Important Survey on Ontario Conservation Authorities

The Toronto Field Naturalists have recently submitted comments to an online survey hosted by the Ontario Ministry of Environment, Conservation and Parks (MECP) about the role of our province’s conservation authorities (CAs).  But with numerous developer-sponsored lobbying groups pushing to limit the scope and mandate of conservation authorities, it is vital that individual Ontarians speak Read More

The great red oak on Coral Gable Dr

New parkette to protect Toronto’s Great Red Oak

On February 4, 2018, heritage tree advocates Edith George and Peter Wynnyczuk delivered their popular lecture What makes a Heritage Tree? The Case of Toronto’s Red Oak to TFN members (see page 6 of our March 2018 newsletter). At the heart of this talk was an amazing 250-year-old heritage tree located on Coral Gable Dr. Read More

Ontario Place – a place for nature?

Ontario Place has an iconic location on Toronto’s lakeshore, almost downtown. We have 155 acres of publicly owned land, with huge potential to be restored. Ontario Place could become a wonderful public space with many uses – with room for nature and natural habitats and corridors, right on the lake. But the future of Ontario Read More

Tree Swallow in Cottonwood Flats

Global Bird Rescue

TFN will be joining with FLAP Canada and conservation groups from around the world in the Global Bird Rescue (GBR), September 30 to October 6. This important international initiative aims to raise awareness about bird building collisions, and bring communities together to search for fallen birds in their neighbourhood, thus increasing their chances for a Read More

Close up of Don River

Lower Don Master Plan Refresh

A public meeting was held last week to present the Lower Don Trail Master Plan Refresh, an update to the Lower Don Trail Master Plan from 2013. The refresh dedicates a lot of pages to improvements in terms of accessibility, connectivity, and recreation. Strangely, however, despite the outstanding work done in recent years to create Read More

Tree Swallow in Cottonwood Flats

Give Nature a Voice this October

For the upcoming federal election, the environment ranks as a high concern. We in the environmental community need to engage right now, to grow awareness of key issues, to mobilize friends and neighbours, and to inform the debate. Here in Toronto, all candidates – and voters – should hear about threats to natural areas, species Read More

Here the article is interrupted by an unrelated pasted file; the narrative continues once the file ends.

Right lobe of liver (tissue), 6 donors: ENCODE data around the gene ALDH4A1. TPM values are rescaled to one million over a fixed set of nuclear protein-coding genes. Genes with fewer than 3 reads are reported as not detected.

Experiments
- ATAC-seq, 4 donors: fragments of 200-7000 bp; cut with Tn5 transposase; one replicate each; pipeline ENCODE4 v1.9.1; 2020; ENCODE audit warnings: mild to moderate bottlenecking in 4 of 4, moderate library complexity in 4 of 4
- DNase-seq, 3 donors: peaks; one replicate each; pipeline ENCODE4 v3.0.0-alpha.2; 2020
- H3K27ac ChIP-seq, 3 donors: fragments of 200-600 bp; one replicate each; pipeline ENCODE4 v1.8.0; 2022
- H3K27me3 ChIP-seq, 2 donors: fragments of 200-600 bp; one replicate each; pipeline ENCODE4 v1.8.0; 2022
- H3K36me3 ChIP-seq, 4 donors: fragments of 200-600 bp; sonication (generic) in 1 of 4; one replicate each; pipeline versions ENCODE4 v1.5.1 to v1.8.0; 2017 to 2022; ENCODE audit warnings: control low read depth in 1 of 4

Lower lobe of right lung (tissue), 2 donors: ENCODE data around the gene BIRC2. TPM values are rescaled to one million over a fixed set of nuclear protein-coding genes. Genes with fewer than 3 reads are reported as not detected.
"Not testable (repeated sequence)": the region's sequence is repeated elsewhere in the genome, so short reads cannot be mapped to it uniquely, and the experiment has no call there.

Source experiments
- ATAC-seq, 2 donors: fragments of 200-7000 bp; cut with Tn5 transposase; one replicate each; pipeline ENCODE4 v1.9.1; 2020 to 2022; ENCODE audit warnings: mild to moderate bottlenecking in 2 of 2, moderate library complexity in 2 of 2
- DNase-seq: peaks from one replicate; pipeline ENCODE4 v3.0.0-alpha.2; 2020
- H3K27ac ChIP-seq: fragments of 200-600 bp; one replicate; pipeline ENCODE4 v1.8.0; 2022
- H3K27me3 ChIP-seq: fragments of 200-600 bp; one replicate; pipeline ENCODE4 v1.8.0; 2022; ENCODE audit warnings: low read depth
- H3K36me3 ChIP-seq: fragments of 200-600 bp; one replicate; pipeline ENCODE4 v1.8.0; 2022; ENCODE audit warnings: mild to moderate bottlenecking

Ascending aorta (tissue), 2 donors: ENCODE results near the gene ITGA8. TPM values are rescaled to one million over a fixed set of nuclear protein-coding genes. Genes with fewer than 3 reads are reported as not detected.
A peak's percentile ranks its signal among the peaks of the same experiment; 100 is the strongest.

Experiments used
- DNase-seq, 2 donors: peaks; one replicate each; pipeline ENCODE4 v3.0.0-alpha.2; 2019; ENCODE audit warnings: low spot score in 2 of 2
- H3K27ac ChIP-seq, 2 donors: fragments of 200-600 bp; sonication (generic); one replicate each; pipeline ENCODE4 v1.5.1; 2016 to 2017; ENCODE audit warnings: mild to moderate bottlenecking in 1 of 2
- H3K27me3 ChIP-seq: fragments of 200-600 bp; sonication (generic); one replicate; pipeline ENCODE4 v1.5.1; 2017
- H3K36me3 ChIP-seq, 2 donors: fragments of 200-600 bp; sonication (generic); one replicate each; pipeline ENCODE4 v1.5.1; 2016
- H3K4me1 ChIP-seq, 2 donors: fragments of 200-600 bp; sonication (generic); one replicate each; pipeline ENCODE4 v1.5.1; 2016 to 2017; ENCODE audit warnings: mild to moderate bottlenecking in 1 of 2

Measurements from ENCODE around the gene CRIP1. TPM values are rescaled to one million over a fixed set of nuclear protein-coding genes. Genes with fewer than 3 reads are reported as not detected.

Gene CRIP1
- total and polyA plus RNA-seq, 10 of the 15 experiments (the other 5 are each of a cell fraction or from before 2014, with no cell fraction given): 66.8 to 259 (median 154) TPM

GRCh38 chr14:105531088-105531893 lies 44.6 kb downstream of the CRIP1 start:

100 Debates on the Environment

As noted by Rita Bijons’ feature “An Opportunity to Build Environmental Leadership” (Toronto Field Naturalist, September 2019), the first week of October will be a critical period for environmentalists preparing for the upcoming federal election. During this time, over 100 non-partisan all-candidate debates on the environment and climate will take place in ridings across Canada. Read More

Trail in Sun Valley near Crothers Woods

Coming up around town

Summer is our time to kick back and enjoy nature! But let’s also mark our calendars for events coming up soon: Sunday, Sept 8: TFN Monthly Lectures begin with The Meadoway: Meadow Restoration Within Hydro Corridors. Emmanuel College, Room 001, 75 Queen’s Park Cres E. Doors open at 2:00. Monday, Sept. 9: Toronto’s Biodiversity Strategy Read More

Bridge over the Lower Don

Lower Don Trail – Master Plan Refresh

The City of Toronto is hosting a public meeting on September 17 to discuss the progress of the Lower Don Trail – Master Plan Refresh! Great opportunity to learn what’s being considered and to raise your voice in support of protecting and enhancing natural heritage along this well-used stretch of trail. Read More

Cucumber Tree

Tell your MPP what you think of Bill 108, now passed into law

If you care about nature in Ontario, now is a great time to email your MPP (Member of Provincial Parliament) about Bill 108, the More Homes, More Choice Act, which was passed into law on June 6, 2019. All our MPPs are on an extended break from the Ontario Legislature until mid-October. The top concern Read More

The Toronto Field Naturalists wish to acknowledge this land through which we walk. For thousands of years it has been the traditional land of the Wendat, the Seneca, and most recently, the Mississauga of the Credit River. Today it is still the home to many Indigenous people from across Turtle Island and we are grateful to have the opportunity to be on this land.